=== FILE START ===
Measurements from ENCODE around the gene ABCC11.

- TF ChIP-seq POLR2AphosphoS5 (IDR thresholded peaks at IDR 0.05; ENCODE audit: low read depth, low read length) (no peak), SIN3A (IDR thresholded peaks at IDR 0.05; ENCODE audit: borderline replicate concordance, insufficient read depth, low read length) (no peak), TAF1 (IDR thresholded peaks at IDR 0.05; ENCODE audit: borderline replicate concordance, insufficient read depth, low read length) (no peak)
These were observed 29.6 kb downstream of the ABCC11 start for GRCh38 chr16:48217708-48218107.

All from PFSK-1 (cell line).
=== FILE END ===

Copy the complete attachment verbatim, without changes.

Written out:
Measurements from ENCODE around the gene ABCC11.

- TF ChIP-seq POLR2AphosphoS5 (IDR thresholded peaks at IDR 0.05; ENCODE audit: low read depth, low read length) (no peak), SIN3A (IDR thresholded peaks at IDR 0.05; ENCODE audit: borderline replicate concordance, insufficient read depth, low read length) (no peak), TAF1 (IDR thresholded peaks at IDR 0.05; ENCODE audit: borderline replicate concordance, insufficient read depth, low read length) (no peak)
These were observed 29.6 kb downstream of the ABCC11 start for GRCh38 chr16:48217708-48218107.

All from PFSK-1 (cell line).